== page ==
Disco for an all rounder??...

The original 4WD
smac
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Disco for an all rounder??...

Unread post by smac » August 25th, 2010, 11:12 pm

hi,
will be upgrading the Xtrail next year sometime, and have been thinking the 7seat Pathy would be good, (ST-L Auto 2.5TD).

I like the Pathy as its 7seats, TD and not too high off the ground, the other one similar is the Paj, but they are a bit more expensive 2nd hand, but a good alternative. The Prado would be great, but is more expensive again and sits higher of the ground which makes the city work more annoying and the misses reckons they are too high.

What would a Disco be like for something like 90% city driving and the occasional (when i get holidays) country, camping, 'rough road' trip? talking about Flinders Ranges (SA), up to Innamincka (SA) and even taking the long way up to Darwin etc

i know they have great 4wd ability and would walk all over a pathy in that regard, so not really worried about that, more interested in the reliability and ease of use for a daily driver.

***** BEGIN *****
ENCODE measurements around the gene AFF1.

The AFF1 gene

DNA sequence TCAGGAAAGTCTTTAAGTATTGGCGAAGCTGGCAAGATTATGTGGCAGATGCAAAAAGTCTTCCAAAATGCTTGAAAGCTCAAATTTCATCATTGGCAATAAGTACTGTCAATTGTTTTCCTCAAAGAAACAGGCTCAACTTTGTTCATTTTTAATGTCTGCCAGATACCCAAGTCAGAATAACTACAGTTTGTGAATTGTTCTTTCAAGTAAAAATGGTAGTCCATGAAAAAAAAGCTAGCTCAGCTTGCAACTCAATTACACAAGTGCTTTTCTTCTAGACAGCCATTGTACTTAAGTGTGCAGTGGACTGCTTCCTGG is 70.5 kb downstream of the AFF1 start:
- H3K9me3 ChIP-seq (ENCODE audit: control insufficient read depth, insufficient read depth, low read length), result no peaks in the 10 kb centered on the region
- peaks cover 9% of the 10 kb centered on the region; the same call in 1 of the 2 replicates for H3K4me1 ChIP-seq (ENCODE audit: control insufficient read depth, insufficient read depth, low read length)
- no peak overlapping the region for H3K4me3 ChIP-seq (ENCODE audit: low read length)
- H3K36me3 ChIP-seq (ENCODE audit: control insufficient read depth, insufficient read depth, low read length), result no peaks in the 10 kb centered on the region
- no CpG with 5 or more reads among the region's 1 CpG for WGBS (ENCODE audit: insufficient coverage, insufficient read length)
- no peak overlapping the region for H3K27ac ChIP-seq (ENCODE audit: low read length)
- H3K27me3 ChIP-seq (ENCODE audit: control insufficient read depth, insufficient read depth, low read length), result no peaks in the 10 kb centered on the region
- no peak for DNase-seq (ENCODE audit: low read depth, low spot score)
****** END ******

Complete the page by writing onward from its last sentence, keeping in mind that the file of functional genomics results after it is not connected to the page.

also looking at around $30-35k to spend.

cheers
Smac
just purchased an 2010 SR5 ... waiting...

BMKal
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Unread post by BMKal » August 28th, 2010, 12:56 pm

Mate, for those dollars, you would be looking at least at a very nice D2a. There are examples of these around for even less dollars than this, so you should have no problem finding a very nice one. I'd recommend a Td5 Diesel automatic for what you are looking for. Take one for a test drive, and let your wife drive it as well - you will be surprised. What many people (especially women) find great about these is the high seating position and the visibility that this gives you in traffic (also excellent when off road). It is a far better driving position than just about anything else I can think of.